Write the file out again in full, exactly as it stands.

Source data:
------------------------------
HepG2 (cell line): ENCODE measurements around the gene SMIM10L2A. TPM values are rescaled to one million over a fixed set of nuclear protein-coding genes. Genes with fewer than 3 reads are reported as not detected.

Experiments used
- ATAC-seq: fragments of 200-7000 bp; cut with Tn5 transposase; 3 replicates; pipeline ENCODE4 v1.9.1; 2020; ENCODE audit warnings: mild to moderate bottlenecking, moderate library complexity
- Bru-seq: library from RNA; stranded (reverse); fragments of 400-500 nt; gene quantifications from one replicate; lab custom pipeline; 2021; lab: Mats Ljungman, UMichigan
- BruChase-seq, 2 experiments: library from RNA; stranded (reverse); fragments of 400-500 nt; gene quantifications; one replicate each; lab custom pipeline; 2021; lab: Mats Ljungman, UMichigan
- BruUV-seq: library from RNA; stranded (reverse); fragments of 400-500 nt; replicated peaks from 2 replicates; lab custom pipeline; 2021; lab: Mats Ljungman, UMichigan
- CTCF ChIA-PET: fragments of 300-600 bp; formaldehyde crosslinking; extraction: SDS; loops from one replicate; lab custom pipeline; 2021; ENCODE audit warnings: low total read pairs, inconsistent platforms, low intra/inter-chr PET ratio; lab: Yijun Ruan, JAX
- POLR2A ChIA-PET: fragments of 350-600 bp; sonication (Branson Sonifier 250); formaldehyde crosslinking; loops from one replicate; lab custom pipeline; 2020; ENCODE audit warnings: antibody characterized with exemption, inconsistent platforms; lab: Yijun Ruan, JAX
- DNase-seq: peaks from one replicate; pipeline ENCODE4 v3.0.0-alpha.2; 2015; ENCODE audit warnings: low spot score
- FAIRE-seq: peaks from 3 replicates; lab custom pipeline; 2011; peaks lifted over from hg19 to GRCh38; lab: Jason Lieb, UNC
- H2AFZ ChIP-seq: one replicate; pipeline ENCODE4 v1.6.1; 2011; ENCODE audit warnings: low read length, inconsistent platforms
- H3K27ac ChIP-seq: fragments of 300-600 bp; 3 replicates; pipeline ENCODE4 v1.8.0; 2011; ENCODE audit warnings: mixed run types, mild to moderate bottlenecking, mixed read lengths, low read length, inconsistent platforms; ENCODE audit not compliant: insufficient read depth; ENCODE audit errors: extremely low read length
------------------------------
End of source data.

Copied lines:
HepG2 (cell line): ENCODE measurements around the gene SMIM10L2A. TPM values are rescaled to one million over a fixed set of nuclear protein-coding genes. Genes with fewer than 3 reads are reported as not detected.

Experiments used
- ATAC-seq: fragments of 200-7000 bp; cut with Tn5 transposase; 3 replicates; pipeline ENCODE4 v1.9.1; 2020; ENCODE audit warnings: mild to moderate bottlenecking, moderate library complexity
- Bru-seq: library from RNA; stranded (reverse); fragments of 400-500 nt; gene quantifications from one replicate; lab custom pipeline; 2021; lab: Mats Ljungman, UMichigan
- BruChase-seq, 2 experiments: library from RNA; stranded (reverse); fragments of 400-500 nt; gene quantifications; one replicate each; lab custom pipeline; 2021; lab: Mats Ljungman, UMichigan
- BruUV-seq: library from RNA; stranded (reverse); fragments of 400-500 nt; replicated peaks from 2 replicates; lab custom pipeline; 2021; lab: Mats Ljungman, UMichigan
- CTCF ChIA-PET: fragments of 300-600 bp; formaldehyde crosslinking; extraction: SDS; loops from one replicate; lab custom pipeline; 2021; ENCODE audit warnings: low total read pairs, inconsistent platforms, low intra/inter-chr PET ratio; lab: Yijun Ruan, JAX
- POLR2A ChIA-PET: fragments of 350-600 bp; sonication (Branson Sonifier 250); formaldehyde crosslinking; loops from one replicate; lab custom pipeline; 2020; ENCODE audit warnings: antibody characterized with exemption, inconsistent platforms; lab: Yijun Ruan, JAX
- DNase-seq: peaks from one replicate; pipeline ENCODE4 v3.0.0-alpha.2; 2015; ENCODE audit warnings: low spot score
- FAIRE-seq: peaks from 3 replicates; lab custom pipeline; 2011; peaks lifted over from hg19 to GRCh38; lab: Jason Lieb, UNC
- H2AFZ ChIP-seq: one replicate; pipeline ENCODE4 v1.6.1; 2011; ENCODE audit warnings: low read length, inconsistent platforms
- H3K27ac ChIP-seq: fragments of 300-600 bp; 3 replicates; pipeline ENCODE4 v1.8.0; 2011; ENCODE audit warnings: mixed run types, mild to moderate bottlenecking, mixed read lengths, low read length, inconsistent platforms; ENCODE audit not compliant: insufficient read depth; ENCODE audit errors: extremely low read length